My mother always prepared our red sauce pasta the same way.
She cooked the pasta in a big pot of boiling salted water, tested every minute or so to make sure it wasn’t cooked beyond al dente, and then dumped it into a large bowl when done.
The sauce came next, poured over the pasta like hot lava, followed by freshly grated Parmesan Reggiano cheese. Meatballs and pork were served in separate dishes. There was always fresh Italian bread from the Italian bakery on S. 19th Street in Harrisburg and a green salad served at the end of the meal.
To this day, I think there is nothing better than this.
But as I add more pasta dishes to “Rosemary’s Cucina,” I have been incorporating more recipes that call for all the sauce ingredients to be cooked and tossed together in a deep sauté pan with the cooked pasta added at the end. This restaurant technique results in pasta that has totally absorbed the sauce and glistens beautifully on the plate.
I recently celebrated spring by making a pasta classic from Emilia Romagna, located in northern Italy. It’s called “paglia e fieno,” or “straw and hay.” It is so called because the dish traditionally is prepared with a mix of yellow egg pasta and green spinach pasta. I used fresh fettucine purchased from a newly discovered vendor at my farmers market. But you can use dried pasta, as well, either fettucine or tagliatelle—wider noodles that work so well with the creamy sauce.
As discussed many times in this column, so many classic Italian dishes have multiple versions and variations. I used a very simple recipe from cookbook author and restauranteur Lidia Bastianich. It is a luscious combination of fresh pasta (just briefly cooked), baby peas, prosciutto and sweet heavy cream. It drew rave reviews from hubby despite the peas! I would serve it to company, too.
Paglia e Fieno
- 4 scallions
- 2 tablespoons olive oil
- 1 cup shelled fresh peas or frozen baby peas
- 6 to 8 slices good prosciutto, cut into ½ inch ribbons
- 2/3 cup chicken stock or canned low sodium chicken broth
- ½ cup heavy cream
- 1 pound fresh fettucine, a mix of yellow egg and spinach or a half pound each of dried egg and spinach fettucine
- ¼ cup or more to taste of freshly grated Parmigiano-Reggiano or Grana Padano cheese
- Bring a large pot of salted water to boil.
- Trim the roots and tips from the scallions. Cut them in half length-wise, then crosswise into 3-inch strips.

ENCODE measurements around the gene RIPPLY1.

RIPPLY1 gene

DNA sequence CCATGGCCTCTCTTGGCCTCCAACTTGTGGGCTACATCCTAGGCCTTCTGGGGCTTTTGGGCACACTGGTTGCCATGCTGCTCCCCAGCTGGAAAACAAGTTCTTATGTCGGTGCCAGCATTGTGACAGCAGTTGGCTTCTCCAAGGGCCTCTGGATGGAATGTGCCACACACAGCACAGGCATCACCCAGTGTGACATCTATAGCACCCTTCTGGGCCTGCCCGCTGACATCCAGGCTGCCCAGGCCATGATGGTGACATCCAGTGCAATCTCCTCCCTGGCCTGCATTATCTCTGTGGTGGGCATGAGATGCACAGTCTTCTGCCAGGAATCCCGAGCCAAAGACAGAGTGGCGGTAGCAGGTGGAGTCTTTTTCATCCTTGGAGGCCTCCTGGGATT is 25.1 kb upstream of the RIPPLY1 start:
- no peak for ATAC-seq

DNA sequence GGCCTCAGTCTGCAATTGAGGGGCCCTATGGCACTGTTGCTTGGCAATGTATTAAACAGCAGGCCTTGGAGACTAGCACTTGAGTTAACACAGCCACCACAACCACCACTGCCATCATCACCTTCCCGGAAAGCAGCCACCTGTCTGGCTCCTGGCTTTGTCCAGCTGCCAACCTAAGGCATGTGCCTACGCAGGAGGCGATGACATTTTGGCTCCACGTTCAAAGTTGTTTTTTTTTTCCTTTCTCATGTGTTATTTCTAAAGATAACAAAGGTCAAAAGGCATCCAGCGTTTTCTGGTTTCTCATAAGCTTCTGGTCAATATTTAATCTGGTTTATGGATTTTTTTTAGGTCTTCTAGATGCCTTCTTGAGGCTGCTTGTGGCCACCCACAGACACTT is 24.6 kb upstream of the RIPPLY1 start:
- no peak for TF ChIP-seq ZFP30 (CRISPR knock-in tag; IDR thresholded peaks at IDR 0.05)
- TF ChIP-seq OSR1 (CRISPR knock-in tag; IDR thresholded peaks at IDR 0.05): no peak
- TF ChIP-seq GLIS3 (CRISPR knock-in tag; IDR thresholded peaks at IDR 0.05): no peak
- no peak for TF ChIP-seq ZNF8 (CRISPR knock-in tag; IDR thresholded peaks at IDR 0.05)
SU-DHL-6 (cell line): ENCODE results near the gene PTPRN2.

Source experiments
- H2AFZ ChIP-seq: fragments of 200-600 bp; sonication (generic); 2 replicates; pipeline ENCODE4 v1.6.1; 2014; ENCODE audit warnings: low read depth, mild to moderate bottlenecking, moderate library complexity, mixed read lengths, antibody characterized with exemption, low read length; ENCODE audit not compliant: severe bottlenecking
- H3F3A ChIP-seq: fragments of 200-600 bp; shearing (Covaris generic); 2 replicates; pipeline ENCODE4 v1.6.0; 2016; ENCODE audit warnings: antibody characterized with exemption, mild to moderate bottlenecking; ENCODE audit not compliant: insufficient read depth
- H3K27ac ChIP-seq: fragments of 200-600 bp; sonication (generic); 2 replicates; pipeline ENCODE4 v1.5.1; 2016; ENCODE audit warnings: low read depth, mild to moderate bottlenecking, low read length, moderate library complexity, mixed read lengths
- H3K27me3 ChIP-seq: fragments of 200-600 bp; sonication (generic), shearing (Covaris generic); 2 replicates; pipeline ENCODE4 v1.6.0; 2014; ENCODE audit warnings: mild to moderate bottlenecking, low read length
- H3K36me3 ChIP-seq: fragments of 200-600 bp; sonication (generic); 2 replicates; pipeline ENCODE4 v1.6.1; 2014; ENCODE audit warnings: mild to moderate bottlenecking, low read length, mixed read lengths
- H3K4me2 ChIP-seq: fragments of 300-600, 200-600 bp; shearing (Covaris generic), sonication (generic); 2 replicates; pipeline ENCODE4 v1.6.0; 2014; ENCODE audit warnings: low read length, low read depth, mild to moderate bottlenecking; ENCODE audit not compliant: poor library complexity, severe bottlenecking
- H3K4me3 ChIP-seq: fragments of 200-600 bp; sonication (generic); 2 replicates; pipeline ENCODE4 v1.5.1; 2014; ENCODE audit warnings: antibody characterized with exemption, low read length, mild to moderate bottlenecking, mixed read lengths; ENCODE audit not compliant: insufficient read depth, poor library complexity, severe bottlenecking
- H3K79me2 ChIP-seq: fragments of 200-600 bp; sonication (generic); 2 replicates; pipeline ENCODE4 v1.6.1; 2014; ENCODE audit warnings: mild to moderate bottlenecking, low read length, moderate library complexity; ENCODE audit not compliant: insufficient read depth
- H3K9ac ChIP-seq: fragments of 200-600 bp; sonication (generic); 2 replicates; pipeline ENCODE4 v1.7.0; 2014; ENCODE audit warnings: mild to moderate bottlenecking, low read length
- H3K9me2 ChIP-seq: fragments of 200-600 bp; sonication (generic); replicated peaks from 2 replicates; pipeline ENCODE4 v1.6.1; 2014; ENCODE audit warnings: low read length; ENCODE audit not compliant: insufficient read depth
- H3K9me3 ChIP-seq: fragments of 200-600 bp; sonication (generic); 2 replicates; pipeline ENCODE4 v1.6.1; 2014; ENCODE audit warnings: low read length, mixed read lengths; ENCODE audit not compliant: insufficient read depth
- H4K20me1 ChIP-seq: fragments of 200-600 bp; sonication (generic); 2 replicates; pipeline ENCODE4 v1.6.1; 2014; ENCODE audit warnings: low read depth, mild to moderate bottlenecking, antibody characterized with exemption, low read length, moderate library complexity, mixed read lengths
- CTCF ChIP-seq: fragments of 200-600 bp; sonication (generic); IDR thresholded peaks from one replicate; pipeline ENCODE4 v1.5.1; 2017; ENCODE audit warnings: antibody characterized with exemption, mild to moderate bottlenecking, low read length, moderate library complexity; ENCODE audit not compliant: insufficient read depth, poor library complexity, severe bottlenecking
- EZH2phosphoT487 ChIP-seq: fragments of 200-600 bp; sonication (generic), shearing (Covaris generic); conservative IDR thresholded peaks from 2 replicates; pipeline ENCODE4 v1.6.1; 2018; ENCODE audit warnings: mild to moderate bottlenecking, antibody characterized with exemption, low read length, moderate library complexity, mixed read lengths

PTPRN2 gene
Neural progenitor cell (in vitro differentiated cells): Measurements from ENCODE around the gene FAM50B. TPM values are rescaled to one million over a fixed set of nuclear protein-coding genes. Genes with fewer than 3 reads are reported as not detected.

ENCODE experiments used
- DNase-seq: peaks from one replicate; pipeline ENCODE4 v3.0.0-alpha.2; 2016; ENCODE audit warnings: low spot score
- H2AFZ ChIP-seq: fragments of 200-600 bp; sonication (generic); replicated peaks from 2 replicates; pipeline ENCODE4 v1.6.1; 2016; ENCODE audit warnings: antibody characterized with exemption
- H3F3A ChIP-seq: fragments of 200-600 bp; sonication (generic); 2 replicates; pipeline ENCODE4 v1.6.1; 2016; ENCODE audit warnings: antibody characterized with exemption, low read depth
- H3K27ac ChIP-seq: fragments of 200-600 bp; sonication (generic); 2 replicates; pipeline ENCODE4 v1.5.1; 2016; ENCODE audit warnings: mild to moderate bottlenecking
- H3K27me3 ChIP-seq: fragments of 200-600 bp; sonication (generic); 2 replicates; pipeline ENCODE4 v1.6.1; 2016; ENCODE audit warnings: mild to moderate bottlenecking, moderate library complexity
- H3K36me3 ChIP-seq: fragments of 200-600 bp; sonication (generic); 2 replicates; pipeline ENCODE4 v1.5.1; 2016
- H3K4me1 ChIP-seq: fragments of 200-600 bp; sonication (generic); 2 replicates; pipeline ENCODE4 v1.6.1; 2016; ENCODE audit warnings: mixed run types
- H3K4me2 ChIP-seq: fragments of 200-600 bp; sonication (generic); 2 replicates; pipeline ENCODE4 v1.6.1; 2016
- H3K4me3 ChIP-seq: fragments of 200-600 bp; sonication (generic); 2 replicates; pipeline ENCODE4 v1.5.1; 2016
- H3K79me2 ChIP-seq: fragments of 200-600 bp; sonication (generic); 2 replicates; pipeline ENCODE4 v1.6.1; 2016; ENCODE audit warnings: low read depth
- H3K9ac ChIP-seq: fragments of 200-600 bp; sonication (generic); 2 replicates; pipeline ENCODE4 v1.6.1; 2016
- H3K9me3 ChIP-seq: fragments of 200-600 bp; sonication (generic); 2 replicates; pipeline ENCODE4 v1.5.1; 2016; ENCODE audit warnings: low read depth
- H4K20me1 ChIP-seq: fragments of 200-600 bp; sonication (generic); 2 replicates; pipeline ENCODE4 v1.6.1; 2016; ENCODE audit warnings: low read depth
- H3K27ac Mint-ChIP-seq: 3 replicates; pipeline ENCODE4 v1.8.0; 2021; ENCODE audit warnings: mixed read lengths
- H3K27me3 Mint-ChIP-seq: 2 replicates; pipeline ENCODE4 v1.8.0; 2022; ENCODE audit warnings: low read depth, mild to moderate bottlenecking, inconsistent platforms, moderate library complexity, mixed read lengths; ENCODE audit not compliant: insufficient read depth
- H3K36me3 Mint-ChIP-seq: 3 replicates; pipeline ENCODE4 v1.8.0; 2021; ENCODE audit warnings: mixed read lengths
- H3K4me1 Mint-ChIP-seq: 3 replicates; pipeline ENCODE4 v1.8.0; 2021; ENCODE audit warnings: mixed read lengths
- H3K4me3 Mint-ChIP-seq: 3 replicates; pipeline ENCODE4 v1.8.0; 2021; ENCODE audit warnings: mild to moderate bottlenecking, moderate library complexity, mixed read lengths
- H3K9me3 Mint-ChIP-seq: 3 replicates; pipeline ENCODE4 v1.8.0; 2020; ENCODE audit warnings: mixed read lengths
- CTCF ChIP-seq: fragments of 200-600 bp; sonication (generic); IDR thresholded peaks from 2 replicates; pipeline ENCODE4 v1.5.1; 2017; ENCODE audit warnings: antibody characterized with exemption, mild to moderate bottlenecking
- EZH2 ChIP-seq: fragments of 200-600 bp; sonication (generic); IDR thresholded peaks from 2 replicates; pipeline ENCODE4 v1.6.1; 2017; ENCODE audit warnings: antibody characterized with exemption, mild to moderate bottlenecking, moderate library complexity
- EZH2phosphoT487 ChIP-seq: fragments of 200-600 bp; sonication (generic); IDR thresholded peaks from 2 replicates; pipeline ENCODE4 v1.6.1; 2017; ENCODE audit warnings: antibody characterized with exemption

- Heat the oil in a large, heavy skillet over medium heat.
- Add the scallions and cook until wilted, 1 to 2 minutes.
- Scatter in the peas and cook until just tender (if you are using frozen peas, this will only take less than a minute). Add the prosciutto and toss for 1 or 2 minutes.
- Pour in the chicken stock and bring the mixture to a boil. Then reduce the sauce to a simmer and cook until it is reduced by half.
- Add the heavy cream and continue to simmer until the sauce thickens slightly, another 2 minutes.
- Cook the pasta in the boiling salted water. If you’re using fresh pasta, it only needs 3 minutes from the time you toss it in the pot. If using dried pasta, follow the instructions for cooking it “al dente.” Save a little of the pasta cooking water in a measuring cup if needed to thin the sauce.
- Drain the pasta when cooked, but leave some cooking water clinging to the strands. Work quickly!
- Add the pasta to the simmering sauce and cook a few minutes more to further reduce the sauce. Only add the reserved pasta water if the sauce becomes too thick.
- Serve in warm bowls and sprinkle with lots of grated cheese.
You can tinker with this recipe a little bit.
- Sauté some sliced button mushrooms along with scallions.
- Use chopped pancetta instead of prosciutto.
- Use ricotta, thinned with some pasta water instead of cream.
- Add a little grated lemon zest.
- Substitute chopped sweet onion for the scallions.
My pasta adventures continue. A few nights ago, I cooked some bucatini pasta with my regular red sauce and chopped Italian sweet sausage in my deep sauté pan, adding a little pasta water and lots of grated cheese. It was delicious.
It’s early June. There is still time for a pasta dinner before your grill takes center stage.